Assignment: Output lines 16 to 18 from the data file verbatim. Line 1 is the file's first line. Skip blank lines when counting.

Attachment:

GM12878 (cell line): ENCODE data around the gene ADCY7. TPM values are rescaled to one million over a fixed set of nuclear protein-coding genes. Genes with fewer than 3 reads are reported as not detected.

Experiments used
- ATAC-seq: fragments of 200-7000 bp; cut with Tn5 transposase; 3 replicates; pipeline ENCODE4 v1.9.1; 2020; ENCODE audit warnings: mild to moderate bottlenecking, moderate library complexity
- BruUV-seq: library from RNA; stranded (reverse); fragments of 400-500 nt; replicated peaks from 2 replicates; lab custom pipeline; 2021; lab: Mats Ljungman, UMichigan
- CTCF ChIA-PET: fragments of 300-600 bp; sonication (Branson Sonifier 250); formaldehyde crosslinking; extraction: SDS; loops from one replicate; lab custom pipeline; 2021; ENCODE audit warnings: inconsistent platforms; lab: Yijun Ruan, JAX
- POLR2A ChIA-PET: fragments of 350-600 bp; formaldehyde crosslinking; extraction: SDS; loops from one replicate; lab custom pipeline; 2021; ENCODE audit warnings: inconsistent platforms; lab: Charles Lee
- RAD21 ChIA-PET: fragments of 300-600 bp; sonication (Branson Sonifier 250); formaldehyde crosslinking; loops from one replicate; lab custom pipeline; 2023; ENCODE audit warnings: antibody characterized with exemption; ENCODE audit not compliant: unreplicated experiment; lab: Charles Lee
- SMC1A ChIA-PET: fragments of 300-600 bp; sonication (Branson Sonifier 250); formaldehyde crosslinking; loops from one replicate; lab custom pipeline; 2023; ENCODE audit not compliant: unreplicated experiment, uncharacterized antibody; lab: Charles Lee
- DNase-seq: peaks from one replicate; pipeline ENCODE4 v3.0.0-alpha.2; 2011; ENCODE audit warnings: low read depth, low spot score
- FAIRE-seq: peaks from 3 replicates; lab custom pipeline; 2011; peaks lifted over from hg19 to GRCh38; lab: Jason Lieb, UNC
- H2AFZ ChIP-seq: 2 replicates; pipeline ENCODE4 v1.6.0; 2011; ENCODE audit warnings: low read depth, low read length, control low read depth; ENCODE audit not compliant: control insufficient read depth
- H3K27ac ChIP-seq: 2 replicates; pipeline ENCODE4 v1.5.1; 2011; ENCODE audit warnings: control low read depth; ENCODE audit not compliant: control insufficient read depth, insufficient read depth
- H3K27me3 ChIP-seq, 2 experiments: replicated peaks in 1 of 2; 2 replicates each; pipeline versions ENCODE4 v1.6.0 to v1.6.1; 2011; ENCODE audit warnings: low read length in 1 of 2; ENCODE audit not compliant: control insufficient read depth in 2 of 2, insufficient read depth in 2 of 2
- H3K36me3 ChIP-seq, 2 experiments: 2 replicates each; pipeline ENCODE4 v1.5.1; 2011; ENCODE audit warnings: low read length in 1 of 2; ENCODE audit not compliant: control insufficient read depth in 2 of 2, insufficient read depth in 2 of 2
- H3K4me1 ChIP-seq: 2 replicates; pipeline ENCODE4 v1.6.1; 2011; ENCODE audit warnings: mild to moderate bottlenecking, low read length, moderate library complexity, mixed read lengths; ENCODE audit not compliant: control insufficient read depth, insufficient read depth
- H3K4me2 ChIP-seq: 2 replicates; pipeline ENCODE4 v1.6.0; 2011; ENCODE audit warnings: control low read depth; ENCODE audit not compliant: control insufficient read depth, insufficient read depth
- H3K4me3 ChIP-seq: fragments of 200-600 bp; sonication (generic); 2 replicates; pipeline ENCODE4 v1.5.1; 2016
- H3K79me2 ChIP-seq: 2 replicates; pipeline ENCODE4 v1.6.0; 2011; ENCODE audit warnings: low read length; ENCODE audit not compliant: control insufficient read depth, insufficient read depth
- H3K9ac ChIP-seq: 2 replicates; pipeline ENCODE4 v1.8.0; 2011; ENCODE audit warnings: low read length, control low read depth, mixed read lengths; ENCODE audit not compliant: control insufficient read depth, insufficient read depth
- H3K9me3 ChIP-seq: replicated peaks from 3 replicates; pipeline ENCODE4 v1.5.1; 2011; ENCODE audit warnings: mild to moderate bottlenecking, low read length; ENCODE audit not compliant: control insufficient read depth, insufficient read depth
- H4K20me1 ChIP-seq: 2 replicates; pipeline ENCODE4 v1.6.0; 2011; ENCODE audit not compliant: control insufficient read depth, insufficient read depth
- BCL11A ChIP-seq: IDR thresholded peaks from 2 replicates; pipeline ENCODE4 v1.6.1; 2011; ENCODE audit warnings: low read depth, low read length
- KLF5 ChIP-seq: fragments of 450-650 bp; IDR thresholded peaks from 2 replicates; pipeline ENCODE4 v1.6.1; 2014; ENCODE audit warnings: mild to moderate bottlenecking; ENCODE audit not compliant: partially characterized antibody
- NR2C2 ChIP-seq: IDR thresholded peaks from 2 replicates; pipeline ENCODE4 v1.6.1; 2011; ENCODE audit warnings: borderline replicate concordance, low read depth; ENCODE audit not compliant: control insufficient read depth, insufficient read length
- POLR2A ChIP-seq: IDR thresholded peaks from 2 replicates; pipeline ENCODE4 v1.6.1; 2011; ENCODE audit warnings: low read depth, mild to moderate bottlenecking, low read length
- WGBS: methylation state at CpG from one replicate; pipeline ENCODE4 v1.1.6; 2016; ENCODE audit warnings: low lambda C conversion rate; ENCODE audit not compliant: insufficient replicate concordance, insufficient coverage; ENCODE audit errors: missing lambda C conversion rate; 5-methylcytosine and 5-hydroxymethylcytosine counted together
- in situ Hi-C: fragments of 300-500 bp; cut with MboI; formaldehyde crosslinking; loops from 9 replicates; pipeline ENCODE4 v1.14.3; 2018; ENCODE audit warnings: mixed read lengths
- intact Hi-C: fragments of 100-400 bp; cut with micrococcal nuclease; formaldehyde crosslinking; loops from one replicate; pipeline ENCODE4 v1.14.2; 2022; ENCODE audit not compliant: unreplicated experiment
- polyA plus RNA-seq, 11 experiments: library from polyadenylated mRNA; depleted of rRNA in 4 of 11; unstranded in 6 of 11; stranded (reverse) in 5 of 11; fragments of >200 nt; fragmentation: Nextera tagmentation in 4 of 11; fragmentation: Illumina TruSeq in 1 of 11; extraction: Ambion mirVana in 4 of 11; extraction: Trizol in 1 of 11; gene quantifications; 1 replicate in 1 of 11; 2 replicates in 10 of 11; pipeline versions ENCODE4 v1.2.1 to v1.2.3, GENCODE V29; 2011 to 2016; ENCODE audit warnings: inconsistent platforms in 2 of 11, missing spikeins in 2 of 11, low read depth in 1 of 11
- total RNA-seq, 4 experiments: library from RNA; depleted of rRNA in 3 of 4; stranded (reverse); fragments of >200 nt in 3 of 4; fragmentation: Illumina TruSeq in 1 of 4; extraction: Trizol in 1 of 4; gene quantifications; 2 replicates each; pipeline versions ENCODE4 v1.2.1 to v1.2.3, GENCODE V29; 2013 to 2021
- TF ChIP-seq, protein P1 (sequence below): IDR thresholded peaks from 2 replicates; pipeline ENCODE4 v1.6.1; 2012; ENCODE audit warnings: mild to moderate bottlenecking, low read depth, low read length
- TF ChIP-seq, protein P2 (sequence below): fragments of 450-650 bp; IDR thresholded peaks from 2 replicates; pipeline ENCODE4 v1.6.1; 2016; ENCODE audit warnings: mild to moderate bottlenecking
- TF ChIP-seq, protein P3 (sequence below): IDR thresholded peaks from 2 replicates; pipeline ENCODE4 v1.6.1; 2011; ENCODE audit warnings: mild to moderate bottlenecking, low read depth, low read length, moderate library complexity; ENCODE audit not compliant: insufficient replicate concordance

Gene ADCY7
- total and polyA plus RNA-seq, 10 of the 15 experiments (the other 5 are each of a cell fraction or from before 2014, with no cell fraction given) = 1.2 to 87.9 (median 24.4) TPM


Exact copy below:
- H3K4me2 ChIP-seq: 2 replicates; pipeline ENCODE4 v1.6.0; 2011; ENCODE audit warnings: control low read depth; ENCODE audit not compliant: control insufficient read depth, insufficient read depth
- H3K4me3 ChIP-seq: fragments of 200-600 bp; sonication (generic); 2 replicates; pipeline ENCODE4 v1.5.1; 2016
- H3K79me2 ChIP-seq: 2 replicates; pipeline ENCODE4 v1.6.0; 2011; ENCODE audit warnings: low read length; ENCODE audit not compliant: control insufficient read depth, insufficient read depth